Wales On Sunday - - NEWS -

AMONG the graves around St Catwg’s Church, near Neath, is one known to any­one who grew up in the vil­lage as “the mur­der stone”. The stone, plain but im­pos­ing, does not just mark a grave – it ex­presses the out­rage of a com­mu­nity, and was de­signed to prick the con­science of a killer.

St Catwg’s is a hand­some build­ing dat­ing back to the Nor­mans, with a dis­tinc­tive wagon ceil­ing and a fine stained glass win­dow.

In its large ceme­tery are graves from an area much larger than the vil­lage it­self, for the parish once stretched from Skewen to Glyn­neath. The ceme­tery has some very or­nate grave­stones mark­ing the last rest­ing place of those from wealthy fam­i­lies, and some very sim­ple ones.

And it has a mur­der stone, one of only a hand­ful of such memo­ri­als in Wales.

Grow­ing up in the vil­lage I would pass the stone al­most ev­ery day, and it al­ways fas­ci­nated me – how could it not? The in­scrip­tion, chis­elled in big, bold, cap­i­tal let­ters, is not eas­ily for­got­ten.

Though the decades have weath­ered the stone, the mes­sage it­self could not be any clearer.

The stone marks the grave of a 26-year-old woman called Mar­garet Wil­liams, a na­tive of Car­marthen­shire who was work­ing for a farm­ing fam­ily in Ca­dox­ton.

Her bat­tered and bruised body was found on the marshy land between the vil­lage and the River Neath in July 1822. She was preg­nant. Her mur­derer was never found. The words on the stone read:

This much is known, but much else about the cir­cum­stances of her life and death are the sub­ject of spec­u­la­tion, folk­lore and the po­etic telling and retelling of the story over the decades.

News­pa­per ac­counts at the time re­ported that she was work­ing as a ser­vant for a lo­cal ten­ant farmer when she fell preg­nant – Miss Wil­liams claimed the fa­ther was the farmer’s son.

It is known she left her em­ploy­ment some 10 weeks be­fore she was mur­dered – whether through choice or be­cause she was fired we will never know – and went to live in Neath.

She was found on the morn­ing of Sun­day, July 14, ly­ing on her side in the marshy land south of the vil­lage, her head sub­merged un­der wa­ter.

Be­side her was a bas­ket con­tain­ing her hat and a sheep’s head she had ap­par­ently bought at Neath mar­ket the pre­vi­ous day.

An ex­am­i­na­tion found bruises and dis­coloura­tion on her neck and throat. It was deter­mined that she had been stran­gled.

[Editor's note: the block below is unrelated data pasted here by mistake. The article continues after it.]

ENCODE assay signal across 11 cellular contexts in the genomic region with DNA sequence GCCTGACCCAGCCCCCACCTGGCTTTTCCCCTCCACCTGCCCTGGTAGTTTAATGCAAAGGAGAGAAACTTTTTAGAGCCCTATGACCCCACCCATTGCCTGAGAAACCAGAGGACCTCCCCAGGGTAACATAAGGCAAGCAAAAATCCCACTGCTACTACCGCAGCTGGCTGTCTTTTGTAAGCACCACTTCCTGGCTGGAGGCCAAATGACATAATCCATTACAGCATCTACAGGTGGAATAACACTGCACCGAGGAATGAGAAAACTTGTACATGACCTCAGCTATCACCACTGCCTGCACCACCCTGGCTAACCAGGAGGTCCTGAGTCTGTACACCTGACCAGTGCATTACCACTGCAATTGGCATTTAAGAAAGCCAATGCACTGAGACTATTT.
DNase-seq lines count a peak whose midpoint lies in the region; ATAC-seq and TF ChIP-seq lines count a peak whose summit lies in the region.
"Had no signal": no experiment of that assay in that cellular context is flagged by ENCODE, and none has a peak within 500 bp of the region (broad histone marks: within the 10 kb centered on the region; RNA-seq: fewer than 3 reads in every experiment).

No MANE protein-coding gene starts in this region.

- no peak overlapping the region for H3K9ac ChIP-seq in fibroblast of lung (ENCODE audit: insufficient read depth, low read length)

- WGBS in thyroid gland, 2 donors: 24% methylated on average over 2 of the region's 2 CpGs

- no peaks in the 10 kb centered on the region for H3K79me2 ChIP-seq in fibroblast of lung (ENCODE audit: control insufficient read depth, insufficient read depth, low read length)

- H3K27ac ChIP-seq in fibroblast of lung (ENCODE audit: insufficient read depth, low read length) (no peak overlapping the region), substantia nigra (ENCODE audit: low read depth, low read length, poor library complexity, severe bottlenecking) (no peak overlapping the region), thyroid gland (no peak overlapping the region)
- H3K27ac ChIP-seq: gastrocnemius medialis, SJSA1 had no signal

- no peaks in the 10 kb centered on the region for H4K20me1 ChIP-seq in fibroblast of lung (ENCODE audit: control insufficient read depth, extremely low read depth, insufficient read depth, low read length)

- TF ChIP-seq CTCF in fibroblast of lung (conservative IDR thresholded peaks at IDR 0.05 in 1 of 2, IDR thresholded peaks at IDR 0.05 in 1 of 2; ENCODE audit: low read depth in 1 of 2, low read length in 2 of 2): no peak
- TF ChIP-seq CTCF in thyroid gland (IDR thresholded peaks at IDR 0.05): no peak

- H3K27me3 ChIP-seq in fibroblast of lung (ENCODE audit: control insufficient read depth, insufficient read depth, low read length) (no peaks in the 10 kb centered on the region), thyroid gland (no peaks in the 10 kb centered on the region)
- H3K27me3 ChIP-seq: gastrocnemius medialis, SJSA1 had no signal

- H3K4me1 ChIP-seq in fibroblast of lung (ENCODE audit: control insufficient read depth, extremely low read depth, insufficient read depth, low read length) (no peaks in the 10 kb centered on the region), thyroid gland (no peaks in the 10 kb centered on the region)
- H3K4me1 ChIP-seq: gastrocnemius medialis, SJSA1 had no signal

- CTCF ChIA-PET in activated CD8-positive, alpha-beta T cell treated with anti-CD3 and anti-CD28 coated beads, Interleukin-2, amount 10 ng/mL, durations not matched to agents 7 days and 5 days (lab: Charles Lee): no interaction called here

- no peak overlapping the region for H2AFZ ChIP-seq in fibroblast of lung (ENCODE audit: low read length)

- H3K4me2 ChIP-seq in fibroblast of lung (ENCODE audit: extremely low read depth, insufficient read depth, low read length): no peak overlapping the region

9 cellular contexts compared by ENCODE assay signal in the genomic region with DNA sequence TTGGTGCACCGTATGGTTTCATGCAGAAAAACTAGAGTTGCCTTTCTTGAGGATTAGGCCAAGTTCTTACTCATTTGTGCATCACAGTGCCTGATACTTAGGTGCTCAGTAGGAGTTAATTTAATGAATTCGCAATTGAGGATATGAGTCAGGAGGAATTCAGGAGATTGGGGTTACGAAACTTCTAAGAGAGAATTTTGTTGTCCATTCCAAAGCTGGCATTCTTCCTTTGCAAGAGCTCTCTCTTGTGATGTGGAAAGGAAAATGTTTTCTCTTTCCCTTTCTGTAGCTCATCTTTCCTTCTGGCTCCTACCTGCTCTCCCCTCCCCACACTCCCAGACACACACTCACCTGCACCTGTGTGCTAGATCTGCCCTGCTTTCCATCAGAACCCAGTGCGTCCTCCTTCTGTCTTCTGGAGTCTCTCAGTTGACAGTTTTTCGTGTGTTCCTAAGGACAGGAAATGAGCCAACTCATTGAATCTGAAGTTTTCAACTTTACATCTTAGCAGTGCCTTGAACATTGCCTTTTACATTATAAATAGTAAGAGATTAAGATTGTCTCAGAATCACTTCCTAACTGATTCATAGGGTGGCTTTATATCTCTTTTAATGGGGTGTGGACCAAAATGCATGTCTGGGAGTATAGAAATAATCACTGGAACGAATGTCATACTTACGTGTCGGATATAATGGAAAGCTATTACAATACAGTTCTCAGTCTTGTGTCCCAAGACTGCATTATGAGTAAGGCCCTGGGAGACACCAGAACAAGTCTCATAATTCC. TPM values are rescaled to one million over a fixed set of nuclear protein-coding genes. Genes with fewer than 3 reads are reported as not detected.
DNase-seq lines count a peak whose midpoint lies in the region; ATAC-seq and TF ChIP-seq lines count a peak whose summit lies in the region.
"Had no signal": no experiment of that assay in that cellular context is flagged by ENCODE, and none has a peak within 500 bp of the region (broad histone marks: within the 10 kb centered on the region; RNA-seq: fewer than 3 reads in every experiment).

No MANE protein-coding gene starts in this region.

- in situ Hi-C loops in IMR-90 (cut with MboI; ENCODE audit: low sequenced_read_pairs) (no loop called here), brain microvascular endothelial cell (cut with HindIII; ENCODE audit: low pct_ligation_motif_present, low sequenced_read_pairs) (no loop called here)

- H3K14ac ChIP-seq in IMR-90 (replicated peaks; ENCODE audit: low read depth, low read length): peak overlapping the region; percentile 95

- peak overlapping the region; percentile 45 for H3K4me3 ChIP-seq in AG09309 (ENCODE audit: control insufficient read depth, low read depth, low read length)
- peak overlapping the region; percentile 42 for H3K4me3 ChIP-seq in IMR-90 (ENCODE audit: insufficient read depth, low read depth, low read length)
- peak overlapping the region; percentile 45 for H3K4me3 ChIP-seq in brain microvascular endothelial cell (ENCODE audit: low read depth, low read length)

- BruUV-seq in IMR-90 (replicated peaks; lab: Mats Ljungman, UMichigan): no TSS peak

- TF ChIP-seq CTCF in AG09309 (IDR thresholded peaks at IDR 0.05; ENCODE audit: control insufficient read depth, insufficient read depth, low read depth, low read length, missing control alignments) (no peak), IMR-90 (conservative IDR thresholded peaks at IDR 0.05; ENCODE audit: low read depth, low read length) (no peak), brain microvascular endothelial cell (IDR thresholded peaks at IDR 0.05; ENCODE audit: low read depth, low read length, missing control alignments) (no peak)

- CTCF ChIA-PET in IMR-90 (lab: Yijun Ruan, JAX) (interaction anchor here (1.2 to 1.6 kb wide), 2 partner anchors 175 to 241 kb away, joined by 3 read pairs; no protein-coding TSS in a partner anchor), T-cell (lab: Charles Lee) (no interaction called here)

An in­quest into her death was held on the fol­low­ing Tues­day and Wed­nes­day.

As The Cam­brian pa­per re­ported at the time: “The in­quest was at­tended by sev­eral mag­is­trates and other gen­tle­men, whose in­ter­est had been strongly ex­cited by a well-founded sus­pi­cion that the de­ceased did not die from any nat­u­ral or ac­ci­den­tal cause.”

The fin­ger of blame pointed at the son of the farmer she had been em­ployed by or, as the pa­per put it, “he was gen­er­ally sus­pected of hav­ing com­mit­ted the di­abol­i­cal act”.

The sus­pect was held while the coro­ner and jury con­sid­ered the case, and on Wed­nes­day – af­ter a “de­lib­er­ate and able in­ves­ti­ga­tion” – the ver­dict was reached.

As the pa­per re­ports: “Though the strong­est sus­pi­cions ex­isted against the pris­oner, no ev­i­dence was ad­duced to es­tab­lish his guilt, the ver­dict of the jury was, there­fore, of wil­ful mur­der against per­son or per­sons un­known.”

With no phys­i­cal ev­i­dence to tie him to the mur­der scene, no eye wit­nesses, and no con­fes­sion, the sus­pect was re­leased.

The pa­per adds: “The mag­is­trates have de­clared their res­o­lu­tion to seek out fresh ev­i­dence with un­remit­ting scru­tiny: and it is de­voutly to be wished, that the in­hu­man mon­ster who per­pe­trated this foul and hor­rid deed, may yet be brought to jus­tice.”

But no ar­rests fol­lowed, and no­body was brought to jus­tice.

The mur­der stone it­self wasn’t erected un­til the year af­ter the death, the words be­ing com­posed by Eli­jah War­ing, a Neath Quaker and well­known or­a­tor – and those words clearly ex­press the out­rage of the com­mu­nity, and the be­lief that the mur­derer may have evaded earthly jus­tice.

The carv­ing on the stone con­cludes with: “God hath set his mark upon him ei­ther for time or eter­nity, and the cry of blood will as­suredly pur­sue him to cer­tain and ter­ri­ble but right­eous judge­ment.” An ex­tra­or­di­nary epi­taph. Over the years many tales around the mur­der have de­vel­oped.

One ver­sion has a death-bed con- fes­sion by a man who orig­i­nally claimed to have seen the vic­tim and the farmer’s son ar­gu­ing on the marsh that fate­ful evening.

In an­other, the wronged woman fell preg­nant to the son of a lo­cal squire. The stone it­self is set at a cu­ri­ous an­gle to the main path through the church­yard, and some say it was put in that po­si­tion to face the house of the ac­cused as a daily re­minder of his wrong­do­ing.

A pop­u­lar de­tail in many of the ver­sions is of the pre­sumed killer fleeing the vil­lage fol­low­ing the in­quest. One colour­ful telling re­counts the sound of his horse’s hooves echo­ing through the vil­lage as he makes a dead-of-night dash to Swansea port to catch a sail­ing ship to Amer­ica.

What be­came of him and his new life in the New World is not re­counted.

The mys­tery re­mains un­solved.


The mur­der stone at St Catwg’s Church grave­yard in Ca­dox­ton near Neath

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